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Early Pregnancy; Symptoms & Landmarks

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Dating a Pregnancy

 

EARLY PREGNANCY, SIGNS AND SYMPTOMS, LANDMARKS

Note: Pregnancy is  dated in weeks, starting from the first day of the last normal menstrual period.

IF the periods were regular and IF ovulation occurred on day 14 of the cycle, she  is  two weeks pregnant when the next period is due to occur, but obstetric dates are  2 weeks longer than the pregnancy itself actually  exists (IE two weeks after missing a period, the patient is considered to be 6 wk pregnant, even though it is only 4 weeks after conception).

Signs and symptoms, 4 to 6 weeks after LMP –

The first sign is usually a missed menstrual period. Missing a period for >= 1 wk is presumptive evidence of pregnancy if a woman has regular periods and is sexually active

Breast engorgement may appear very early (caused by increased levels of estrogen (primarily) and progesterone and is an exaggeration of premenstrual breast engorgement.

 WISE WORDS “Morning sickness may appear early especially if a woman greatly desires – or fears to be – pregnant”

MORNING SICKNESS  may be caused by human chorionic gonadotropin (hCG) and estrogen, which the developing placenta starts to produce about 10 days after fertilization.

May feel sleepy and  fatigued.

Increased urination.

May find clothes tight; feels “bloated” very early – even before uterus enlarges (exaggeration of PMS type symptoms)

Pelvic examination at 6 plus weeks: uterus is larger, The cervix is softer (it feels like a pair of lips rather than a nose). The cervix usually becomes bluish to purple

Hegar’s sign the uterus can be easily flexed at  the soft isthmus at 6 wk of pregnancy,

Chadwick’s sign or Jacquemier’s sign – darkening or blue color of vaginal mucus membranes – at 8 weeks

Darkening of areola – breast tenderness 6 to 8 weeks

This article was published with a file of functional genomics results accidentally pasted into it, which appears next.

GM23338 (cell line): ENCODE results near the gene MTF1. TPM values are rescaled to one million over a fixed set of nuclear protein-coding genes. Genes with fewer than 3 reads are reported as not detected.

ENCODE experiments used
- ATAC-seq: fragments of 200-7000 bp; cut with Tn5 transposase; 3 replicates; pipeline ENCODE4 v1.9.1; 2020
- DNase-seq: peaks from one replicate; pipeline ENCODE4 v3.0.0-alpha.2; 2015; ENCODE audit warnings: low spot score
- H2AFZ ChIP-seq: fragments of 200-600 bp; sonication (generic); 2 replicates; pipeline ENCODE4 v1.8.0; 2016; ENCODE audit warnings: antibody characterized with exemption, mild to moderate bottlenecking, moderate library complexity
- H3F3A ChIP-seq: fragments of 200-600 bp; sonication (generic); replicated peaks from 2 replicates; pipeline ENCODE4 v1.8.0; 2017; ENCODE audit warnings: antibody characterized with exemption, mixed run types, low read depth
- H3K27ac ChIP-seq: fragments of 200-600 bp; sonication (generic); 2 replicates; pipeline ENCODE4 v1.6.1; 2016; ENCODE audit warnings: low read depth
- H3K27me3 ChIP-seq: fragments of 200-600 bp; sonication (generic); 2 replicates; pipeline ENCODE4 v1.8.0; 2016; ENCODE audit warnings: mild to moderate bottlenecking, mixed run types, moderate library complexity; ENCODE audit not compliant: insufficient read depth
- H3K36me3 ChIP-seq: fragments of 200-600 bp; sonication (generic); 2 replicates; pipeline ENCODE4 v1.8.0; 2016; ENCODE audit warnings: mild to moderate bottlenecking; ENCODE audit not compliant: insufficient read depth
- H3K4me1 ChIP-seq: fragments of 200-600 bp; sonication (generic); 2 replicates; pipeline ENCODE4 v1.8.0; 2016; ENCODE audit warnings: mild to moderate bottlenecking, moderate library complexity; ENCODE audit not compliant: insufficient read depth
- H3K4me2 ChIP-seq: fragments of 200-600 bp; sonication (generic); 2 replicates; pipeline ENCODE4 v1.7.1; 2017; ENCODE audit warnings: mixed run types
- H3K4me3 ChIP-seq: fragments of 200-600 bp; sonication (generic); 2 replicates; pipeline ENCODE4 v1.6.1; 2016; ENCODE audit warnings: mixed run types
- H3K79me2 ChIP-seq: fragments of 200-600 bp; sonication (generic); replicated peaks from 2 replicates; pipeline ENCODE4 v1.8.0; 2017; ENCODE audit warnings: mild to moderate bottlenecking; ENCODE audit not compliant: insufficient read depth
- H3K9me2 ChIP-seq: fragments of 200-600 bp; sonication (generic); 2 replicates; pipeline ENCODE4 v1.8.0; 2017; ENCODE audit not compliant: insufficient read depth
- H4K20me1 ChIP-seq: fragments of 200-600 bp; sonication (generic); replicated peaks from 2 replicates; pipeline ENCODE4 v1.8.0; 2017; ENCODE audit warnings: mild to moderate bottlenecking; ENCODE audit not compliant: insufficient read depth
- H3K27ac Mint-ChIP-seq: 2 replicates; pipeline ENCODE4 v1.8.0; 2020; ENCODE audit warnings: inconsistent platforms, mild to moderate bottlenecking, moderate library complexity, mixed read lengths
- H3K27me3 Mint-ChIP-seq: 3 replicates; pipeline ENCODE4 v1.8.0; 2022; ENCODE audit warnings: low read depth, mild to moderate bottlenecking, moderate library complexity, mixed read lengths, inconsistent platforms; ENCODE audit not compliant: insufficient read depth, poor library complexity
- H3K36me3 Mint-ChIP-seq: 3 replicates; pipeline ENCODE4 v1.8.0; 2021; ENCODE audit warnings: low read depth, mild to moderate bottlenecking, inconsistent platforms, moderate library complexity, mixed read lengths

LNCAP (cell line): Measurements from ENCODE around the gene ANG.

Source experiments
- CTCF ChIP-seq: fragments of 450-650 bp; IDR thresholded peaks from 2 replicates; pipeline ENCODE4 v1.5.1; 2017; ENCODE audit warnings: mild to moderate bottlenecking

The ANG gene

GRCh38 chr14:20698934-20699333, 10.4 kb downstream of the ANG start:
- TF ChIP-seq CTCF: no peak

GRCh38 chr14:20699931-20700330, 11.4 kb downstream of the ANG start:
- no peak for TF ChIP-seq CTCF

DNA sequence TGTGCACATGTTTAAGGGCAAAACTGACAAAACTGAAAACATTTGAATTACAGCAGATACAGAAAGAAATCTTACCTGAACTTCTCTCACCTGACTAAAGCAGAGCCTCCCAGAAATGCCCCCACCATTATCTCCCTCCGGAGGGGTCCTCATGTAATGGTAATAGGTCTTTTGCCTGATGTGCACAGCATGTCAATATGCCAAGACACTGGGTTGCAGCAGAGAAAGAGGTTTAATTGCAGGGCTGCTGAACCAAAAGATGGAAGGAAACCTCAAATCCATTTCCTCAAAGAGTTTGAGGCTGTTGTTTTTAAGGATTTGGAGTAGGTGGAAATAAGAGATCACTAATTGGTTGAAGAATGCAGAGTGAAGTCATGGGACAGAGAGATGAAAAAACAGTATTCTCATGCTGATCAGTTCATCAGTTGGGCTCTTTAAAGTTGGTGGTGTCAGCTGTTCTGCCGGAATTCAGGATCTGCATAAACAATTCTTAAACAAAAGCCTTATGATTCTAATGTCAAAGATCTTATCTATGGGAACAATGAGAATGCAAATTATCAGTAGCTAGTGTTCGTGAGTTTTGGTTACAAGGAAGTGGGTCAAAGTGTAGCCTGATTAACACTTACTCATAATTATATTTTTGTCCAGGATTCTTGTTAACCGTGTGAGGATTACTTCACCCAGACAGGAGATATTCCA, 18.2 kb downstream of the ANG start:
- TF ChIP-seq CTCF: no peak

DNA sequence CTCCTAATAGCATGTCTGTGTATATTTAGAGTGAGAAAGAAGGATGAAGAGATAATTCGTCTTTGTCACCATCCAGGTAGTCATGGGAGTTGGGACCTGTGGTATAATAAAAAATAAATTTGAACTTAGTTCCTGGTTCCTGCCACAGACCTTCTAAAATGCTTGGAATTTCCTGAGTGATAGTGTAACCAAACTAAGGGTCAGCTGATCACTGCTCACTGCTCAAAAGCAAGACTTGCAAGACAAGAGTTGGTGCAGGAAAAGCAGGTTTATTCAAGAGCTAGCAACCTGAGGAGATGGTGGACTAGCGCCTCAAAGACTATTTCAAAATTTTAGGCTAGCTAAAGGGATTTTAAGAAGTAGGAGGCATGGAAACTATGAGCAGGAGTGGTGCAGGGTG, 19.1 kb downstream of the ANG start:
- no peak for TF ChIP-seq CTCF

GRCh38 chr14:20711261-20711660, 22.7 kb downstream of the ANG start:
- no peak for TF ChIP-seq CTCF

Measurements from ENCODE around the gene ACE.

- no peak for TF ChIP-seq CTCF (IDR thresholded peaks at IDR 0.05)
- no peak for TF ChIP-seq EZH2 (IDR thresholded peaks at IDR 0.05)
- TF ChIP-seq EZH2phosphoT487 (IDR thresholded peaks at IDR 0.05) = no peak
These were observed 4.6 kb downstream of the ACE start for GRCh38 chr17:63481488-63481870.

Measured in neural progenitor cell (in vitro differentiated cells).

Uterine enlargement – rough gauge --  7 weeks size of an egg. 10 weeks size of an orange, 12 weeks size of a grapefruit, 20 weeks size of a large cantaloupe

Internal  ballottement – 14 weeks. With your fingers on the cervix, you can feel the baby drop down onto your fingers when you gently tap upwards (CONCLUSIVE SIGN)

External ballottement – 24 weeks

Quickening (fetal movements) 16 to 18 weeks

palpable fetal movements – (movements felt by others) 20 weeks, by touch or ear

At 12 wk, the uterus can be felt above the symphysis pubis. At 20 wk, it reaches the navel and measures APPROXIMATELY 20 cms from the fundus to the symphysis; At 36 wk, the upper pole is near the xiphoid process (and about 36 cms).

Positive proof of pregnancy = fetal heart sounds via  Doppler at 8 to 10 wks or  20 to 24 weeks with a stethoscope. Fetal movements felt or heard by the examining midwife.

Pregnancy averages 266 days from the time of conception or 280 days from the first day of the last menstrual period if periods are regular at 28 days.

 Nägele's rule calculates the Estimated Delivery  Date. Add 7 days to the LMP and subtract 3 months (more easily done if you use numbers for the month)> About  50% deliver within 1 wk and almost 90% within 2 wks of this date.  Labor at 42 weeks is common, especially for first time pregnancies (primiparous women)

Gravida (latin for pregnant)  a first time pregnant (gravid) woman is gravida 1. Each pregnancy (multiple gestation is one pregnancy) increases gravidity.  

Parity (latin for birth) describes outcome. Para counts deliveries after 20 wk, which are numbered  as para 1, 2, 3, etc (multiple pregnancies are only 1 para). Abortus refers to losses before 20 wk, which are numbered the same. The sum of para and abortus equals gravidity.  

Alternate method.

Para is recorded in 4 numbers: The first indicates the number of term deliveries (after 37 wk); the 2nd, the number of premature deliveries (> 20 and < 37 wk); the 3rd, the number of abortions or miscarriages; and the 4th, the number of living children.

Example: A pregnant woman with one prior term delivery, one set of twins born at 32 wk, and two abortions is gravida 5, para 1-1-2-3. The other method would term this woman as G5 Para 3 or G5P3.

Content from Gist of Midwifery by Gail Hart

International Center for Traditional Childbearing
Midwifery Mentorship Program
Portland, Oregon